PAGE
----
Government is intensifying the implementation of land reform and restitution programmes so that South Africans can leverage land for the betterment of their lives and the growth of the economy.
This is according to President Cyril Ramaphosa who led a land restitution ceremony on Sunday. He handed over 4 586 hectares of land to the community of KwaMkhwanazi in Empangeni, KwaZulu-Natal.
“This government is resolute in our commitment to returning the land in an orderly and lawful manner. We shall not allow illegal land occupations,” President Ramaphosa said.
He said more than 20 land claimants will have their land returned to them as part of government’s land reform programme.
“It is our firm belief that communities must take great interest in their land restitution processes and be active participants in all enterprises and activities taking place on their land.
“The concept that will be developed through piloting the Mkhwanazi land claim settlement will be rolled out to other land claims across a number of sectors and industries. This is the first of a number of land claims that we aim to unlock over the next few months,” President Ramaphosa said.
The KwaMkhwanazi community will also receive post-settlement packages and support that will assist them in leveraging the potential wealth of the land.
“Government will assist you with post-settlement packages that will develop your ability to create sustainable income and jobs from the land transferred to the Mkhwanazi community. This will deliver ongoing benefits to all of the people living on Mkhwanazi land,” the President said.
He said the post settlement support packages are designed to ensure beneficiary communities, such as KwaMkhwanazi, build on their existing presence and participation in the sector.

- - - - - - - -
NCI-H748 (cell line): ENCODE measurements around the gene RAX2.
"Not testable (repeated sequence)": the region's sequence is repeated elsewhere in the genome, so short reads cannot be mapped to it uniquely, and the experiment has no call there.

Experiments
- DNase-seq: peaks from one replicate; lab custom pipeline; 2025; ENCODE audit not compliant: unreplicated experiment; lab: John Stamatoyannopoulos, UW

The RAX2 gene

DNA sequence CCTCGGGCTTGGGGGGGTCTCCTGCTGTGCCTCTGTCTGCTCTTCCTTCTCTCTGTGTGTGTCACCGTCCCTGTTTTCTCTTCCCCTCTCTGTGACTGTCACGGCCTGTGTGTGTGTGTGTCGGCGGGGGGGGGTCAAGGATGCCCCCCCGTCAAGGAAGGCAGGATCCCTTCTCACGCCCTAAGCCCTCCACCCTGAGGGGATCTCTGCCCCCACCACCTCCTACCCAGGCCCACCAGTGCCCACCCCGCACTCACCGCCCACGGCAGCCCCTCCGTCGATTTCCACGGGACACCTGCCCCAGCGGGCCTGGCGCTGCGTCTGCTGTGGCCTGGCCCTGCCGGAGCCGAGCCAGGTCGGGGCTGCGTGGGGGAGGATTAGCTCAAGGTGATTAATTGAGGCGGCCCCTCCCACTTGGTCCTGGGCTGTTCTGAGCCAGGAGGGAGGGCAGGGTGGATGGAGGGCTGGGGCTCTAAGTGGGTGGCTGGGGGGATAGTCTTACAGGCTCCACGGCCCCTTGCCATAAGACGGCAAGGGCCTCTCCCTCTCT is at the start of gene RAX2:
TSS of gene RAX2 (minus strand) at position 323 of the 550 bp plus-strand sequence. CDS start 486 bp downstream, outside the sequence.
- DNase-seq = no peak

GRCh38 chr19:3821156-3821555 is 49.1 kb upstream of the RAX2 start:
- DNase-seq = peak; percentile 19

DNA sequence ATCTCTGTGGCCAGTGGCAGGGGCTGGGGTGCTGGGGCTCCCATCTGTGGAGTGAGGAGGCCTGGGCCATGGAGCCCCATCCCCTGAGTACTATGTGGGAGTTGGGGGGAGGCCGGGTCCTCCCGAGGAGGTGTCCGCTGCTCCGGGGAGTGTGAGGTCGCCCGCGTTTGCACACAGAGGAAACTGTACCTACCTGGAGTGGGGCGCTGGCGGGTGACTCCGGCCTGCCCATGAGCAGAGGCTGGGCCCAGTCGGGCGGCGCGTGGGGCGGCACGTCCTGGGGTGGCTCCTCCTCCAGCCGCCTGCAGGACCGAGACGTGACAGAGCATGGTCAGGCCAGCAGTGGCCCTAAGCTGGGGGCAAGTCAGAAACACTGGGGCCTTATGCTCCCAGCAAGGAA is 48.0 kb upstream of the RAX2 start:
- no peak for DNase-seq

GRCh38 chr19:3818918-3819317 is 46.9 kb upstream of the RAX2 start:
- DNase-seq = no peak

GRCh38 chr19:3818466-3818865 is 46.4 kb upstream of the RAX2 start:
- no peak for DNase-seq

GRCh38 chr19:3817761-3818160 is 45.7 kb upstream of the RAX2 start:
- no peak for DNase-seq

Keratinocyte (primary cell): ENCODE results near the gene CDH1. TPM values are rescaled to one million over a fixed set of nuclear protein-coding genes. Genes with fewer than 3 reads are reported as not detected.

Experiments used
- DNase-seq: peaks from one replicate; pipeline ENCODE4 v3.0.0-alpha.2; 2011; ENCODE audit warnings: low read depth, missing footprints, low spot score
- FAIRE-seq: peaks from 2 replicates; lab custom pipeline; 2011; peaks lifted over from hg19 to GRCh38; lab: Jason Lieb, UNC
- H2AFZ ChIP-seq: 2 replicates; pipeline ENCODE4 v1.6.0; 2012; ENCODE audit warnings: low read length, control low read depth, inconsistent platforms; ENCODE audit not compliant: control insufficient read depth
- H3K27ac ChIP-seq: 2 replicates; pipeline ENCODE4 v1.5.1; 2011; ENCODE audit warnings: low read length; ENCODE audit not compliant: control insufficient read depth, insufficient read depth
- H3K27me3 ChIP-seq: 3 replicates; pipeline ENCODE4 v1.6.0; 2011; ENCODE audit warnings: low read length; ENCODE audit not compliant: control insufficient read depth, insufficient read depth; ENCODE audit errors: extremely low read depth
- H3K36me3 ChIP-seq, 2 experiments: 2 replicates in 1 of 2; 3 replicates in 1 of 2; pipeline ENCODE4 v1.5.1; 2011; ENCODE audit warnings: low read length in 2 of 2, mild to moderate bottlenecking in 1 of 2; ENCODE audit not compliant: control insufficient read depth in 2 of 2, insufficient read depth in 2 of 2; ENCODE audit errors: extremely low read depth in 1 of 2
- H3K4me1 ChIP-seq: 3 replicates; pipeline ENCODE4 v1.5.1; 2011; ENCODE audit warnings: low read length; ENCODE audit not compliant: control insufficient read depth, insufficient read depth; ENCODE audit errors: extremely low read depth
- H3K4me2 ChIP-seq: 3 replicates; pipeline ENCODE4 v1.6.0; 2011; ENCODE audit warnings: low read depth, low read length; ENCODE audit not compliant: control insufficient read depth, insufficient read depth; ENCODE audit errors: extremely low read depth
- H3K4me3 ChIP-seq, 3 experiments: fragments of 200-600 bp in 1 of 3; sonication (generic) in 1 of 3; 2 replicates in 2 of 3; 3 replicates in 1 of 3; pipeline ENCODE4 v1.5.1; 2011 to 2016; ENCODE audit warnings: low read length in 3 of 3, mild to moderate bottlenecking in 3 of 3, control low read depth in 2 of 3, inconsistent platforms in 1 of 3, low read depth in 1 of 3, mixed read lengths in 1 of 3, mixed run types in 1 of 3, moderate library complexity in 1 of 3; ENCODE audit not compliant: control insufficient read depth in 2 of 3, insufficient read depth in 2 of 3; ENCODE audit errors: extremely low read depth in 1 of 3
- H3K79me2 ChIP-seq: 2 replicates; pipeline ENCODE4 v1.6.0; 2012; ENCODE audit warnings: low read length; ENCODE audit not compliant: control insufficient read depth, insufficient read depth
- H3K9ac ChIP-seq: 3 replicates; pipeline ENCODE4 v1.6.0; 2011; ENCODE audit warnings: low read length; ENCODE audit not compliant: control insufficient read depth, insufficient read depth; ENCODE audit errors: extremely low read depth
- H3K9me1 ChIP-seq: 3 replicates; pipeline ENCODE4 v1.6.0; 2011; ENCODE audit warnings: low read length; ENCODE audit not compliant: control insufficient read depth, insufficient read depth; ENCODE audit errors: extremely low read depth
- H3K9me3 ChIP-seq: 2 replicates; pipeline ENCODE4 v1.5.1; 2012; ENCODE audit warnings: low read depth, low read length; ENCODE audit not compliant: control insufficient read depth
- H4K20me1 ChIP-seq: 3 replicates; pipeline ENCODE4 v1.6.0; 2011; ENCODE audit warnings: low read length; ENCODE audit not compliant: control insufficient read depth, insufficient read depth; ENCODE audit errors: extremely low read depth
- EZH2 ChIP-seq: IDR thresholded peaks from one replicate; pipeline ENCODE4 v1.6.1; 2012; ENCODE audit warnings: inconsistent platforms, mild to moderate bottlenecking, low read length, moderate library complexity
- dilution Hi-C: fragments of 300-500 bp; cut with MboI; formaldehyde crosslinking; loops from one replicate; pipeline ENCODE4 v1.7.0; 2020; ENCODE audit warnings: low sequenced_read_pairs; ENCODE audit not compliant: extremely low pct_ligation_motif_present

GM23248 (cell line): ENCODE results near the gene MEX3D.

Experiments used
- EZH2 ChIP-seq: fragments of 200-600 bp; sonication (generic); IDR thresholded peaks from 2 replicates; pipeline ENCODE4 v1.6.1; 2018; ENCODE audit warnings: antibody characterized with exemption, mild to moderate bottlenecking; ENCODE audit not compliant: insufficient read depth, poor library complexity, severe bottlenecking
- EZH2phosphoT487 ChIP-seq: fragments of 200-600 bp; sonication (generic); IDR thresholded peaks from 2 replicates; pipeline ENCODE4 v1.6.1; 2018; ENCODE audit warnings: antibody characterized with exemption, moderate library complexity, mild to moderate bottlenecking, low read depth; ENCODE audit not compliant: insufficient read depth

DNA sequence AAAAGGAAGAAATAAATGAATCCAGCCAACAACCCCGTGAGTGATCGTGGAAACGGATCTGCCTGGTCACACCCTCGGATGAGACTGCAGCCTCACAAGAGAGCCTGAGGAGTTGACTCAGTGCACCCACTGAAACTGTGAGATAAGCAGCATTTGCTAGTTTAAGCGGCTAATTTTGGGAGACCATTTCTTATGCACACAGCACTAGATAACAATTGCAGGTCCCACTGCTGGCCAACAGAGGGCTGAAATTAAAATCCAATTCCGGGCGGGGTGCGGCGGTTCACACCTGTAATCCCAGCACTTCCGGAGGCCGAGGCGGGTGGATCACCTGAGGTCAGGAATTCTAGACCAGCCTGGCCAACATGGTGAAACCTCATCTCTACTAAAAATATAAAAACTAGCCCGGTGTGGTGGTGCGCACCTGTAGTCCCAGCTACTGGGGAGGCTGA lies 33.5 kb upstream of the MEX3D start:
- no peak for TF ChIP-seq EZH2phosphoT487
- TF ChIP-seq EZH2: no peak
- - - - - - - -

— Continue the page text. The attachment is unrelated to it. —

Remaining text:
It shifts communities from subsistence to commercial participants and owners of businesses across the value chains of the assets on their land.
The KwaMkhwanazi community was forcibly removed from their land in three phases following the enactment of the 1913 Land Act.
From 1915 to 1918 the first group of dispossession took place as a result of returning World War I white soldiers. The second phase of dispossession took place in the 1940s, when the white farming community expanded their commercial interests in timber and cane.
At the height of apartheid supremacy the government of the time, between 1958 and 1960, violently removed landowners to cater for the expansion of the white community around Richards Bay and the Mthunzini coast.
“This community can be exemplary to other recipients of land through its active participation in the administration of funds received through the Phalane Trust.
“The Mkhwanazi land recipients, through the Phalane Trust, currently own sugarcane enterprises and the Forestry Inn Hotel Pty Ltd that operate on behalf of the community and we encourage this type of entrepreneurship. We admire the financial savvy shown by claimants in 2011 who developed two disbursement models for funds received from rental income,” President Ramaphosa said.
The President said access to land in all its uses – from agriculture to urban and industrial development – is at the heart of access to a better life for all South Africans and better opportunities and returns investment and trade partners around the world.
“We believe these consultations and the work currently being done by the Advisory Panel on Land Reform are destined to yield outcomes that will return people to the land and enable inclusive economic growth and social cohesion in our society,” he said.
He said no-one should exploit the challenges facing landless communities to foment lawlessness and tension in the country.
"We know that landless people cannot remain without land forever and we are doing our level best to ensure that the land in our country becomes a source of dignity, development and social cohesion, rather than of dissent and disunity," the President said. – SAnews.gov.za